By F Martin
TTC Service.- CARICOM member countries and Cuba will increase the exchange in multi-destination tourism in order to favor regional economic growth.
According to the announced made during the VI CARICOM Cuba Summit which took place on December 8, 2017 in Antigua and Barbuda a memorandum was signed about multi-destination tourism and for emergency management and disaster risk reduction between the Caribbean Disaster Emergency Management Agency (CDEMA) and the Civil Defense of Cuba.
CARICOM and Cuba discussed cooperation in the areas of research and development, food security, the possibility of joint actions to strengthen national security, and the promotion of trade based on the agreement signed between CARICOM and Cuba in November 2017.
“Cuba considers a duty to continue sharing its modest achievements with the Caribbean. 5,432 Caribbean students have graduated in Cuba and 723 are studying at this time. 1,762 Cubans now work in the Caribbean as part of international cooperation programs, most of them in the health sector a press release said.
“Stronger co-operation in disaster risk management is among the major decisions of the Sixth CARICOM-Cuba Summit, a release from the CARICOM Secretariat said at the end of the conference.
“The severe opportunity costs of natural disasters for the economies of both sides was also discussed. It was however pointed out that the resulting challenges spurred both sides to upgrade their disaster preparedness and risk protection policies and measures. It was felt that Science, Technology and innovation were important contributing factors in this area”. Cuba’s President Raul Castro participated in the meeting.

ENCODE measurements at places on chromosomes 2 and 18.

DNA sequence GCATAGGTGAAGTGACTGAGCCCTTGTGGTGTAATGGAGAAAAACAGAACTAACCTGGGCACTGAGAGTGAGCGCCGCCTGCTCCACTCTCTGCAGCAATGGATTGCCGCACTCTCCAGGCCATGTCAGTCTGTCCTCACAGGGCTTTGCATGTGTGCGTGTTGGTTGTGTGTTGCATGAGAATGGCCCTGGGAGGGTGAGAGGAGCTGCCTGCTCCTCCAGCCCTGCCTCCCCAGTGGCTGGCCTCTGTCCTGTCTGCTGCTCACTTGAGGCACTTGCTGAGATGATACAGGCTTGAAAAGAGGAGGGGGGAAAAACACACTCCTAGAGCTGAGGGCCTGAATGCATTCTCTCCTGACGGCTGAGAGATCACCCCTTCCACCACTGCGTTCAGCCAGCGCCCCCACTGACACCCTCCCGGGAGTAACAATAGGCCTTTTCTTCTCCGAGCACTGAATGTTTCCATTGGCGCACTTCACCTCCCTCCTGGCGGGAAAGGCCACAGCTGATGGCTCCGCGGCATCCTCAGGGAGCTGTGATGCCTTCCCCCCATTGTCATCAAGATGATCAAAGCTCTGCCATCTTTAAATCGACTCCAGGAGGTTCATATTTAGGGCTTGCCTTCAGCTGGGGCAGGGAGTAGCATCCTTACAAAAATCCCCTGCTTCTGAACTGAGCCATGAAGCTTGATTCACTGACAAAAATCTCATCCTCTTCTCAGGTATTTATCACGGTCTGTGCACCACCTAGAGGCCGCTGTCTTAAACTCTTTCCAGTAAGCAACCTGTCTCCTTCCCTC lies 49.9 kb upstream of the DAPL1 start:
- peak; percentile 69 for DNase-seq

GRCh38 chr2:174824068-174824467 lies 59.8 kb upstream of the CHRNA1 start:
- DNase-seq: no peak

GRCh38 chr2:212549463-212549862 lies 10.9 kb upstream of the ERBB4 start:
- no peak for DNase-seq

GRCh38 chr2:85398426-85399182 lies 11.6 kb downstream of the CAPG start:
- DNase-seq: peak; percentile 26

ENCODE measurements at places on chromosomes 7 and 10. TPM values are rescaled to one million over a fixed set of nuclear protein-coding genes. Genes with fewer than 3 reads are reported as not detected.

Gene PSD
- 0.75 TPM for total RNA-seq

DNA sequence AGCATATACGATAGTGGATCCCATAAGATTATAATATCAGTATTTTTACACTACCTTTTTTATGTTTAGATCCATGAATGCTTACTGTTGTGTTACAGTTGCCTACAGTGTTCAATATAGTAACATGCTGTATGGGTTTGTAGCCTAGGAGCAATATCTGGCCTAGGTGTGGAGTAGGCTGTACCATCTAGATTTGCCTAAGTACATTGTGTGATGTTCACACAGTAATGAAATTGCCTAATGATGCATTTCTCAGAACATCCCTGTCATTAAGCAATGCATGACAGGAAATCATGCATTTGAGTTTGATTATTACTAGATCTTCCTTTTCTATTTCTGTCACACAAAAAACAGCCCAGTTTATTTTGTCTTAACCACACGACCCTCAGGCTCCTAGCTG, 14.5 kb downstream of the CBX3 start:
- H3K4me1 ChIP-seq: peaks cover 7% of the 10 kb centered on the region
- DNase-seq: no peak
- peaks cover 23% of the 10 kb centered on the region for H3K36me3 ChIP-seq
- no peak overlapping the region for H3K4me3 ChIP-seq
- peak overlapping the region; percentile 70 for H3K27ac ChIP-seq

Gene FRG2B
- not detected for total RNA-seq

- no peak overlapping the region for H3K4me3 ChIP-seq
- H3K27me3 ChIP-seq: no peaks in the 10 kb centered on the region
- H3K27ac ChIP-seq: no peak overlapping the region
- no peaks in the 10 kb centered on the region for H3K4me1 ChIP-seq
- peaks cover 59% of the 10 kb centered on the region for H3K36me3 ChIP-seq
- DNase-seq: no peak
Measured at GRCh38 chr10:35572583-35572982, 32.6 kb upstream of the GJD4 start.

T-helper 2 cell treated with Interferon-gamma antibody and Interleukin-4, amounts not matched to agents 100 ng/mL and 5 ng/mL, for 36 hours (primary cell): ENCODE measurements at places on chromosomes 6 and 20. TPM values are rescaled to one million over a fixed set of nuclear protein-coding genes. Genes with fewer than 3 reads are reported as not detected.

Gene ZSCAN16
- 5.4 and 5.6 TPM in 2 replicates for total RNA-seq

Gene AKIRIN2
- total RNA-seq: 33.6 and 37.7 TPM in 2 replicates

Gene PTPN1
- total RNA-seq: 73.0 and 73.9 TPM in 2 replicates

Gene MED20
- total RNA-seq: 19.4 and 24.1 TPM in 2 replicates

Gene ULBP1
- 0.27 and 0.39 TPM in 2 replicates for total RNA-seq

In the area of trade and economic relations, the release said that it was recognized by both sides that there is great potential to be exploited.
The Summit agreed to signal to the World Trade Organization (WTO), whose trade ministers meet in Argentina in the coming days, the need for WTO flexibility for small states during the phase of reconstruction after the devastation of Hurricanes Irma and Maria. It was agreed that WTO rules should not be obstacles to the reconstruction of small states and small vulnerable economies.
During the conference Antigua and Barbuda’s Prime Minister Gaston Browne said that the absence of sea and air links between Cuba and CARICOM states had been a “limiting factor” in the movement of people and goods across the region. “One of the proposals made during the summit, was the possible acquisition of a shipping line to operate between islands to move goods in either direction across the Caribbean archipelago.
Browne said that strengthening transportation was discussed, and a commitment was made to name a committee tasked with “advising us on how soon we can enhance our sea and air links.”
The summit was co-chaired by Grenadian Prime Minister Dr. Keith Mitchell. In his closing statements he revealed that the leaders want to implement “multi-destination tourism” at the regional level. This move, in his opinion, will not negatively impact each state’s individual product once marketing is maintained.
He said that when the relationship with Cuba and North America started improving, a “fear that a lot of tourists would now move towards Cuba and not the Caribbean region,” was misplaced. “We did not see a drop in tourism activity and we don’t expect that that will happen. So signing an agreement and working closer in transport through sea and air can have a significant impact on the regional economies,” he said.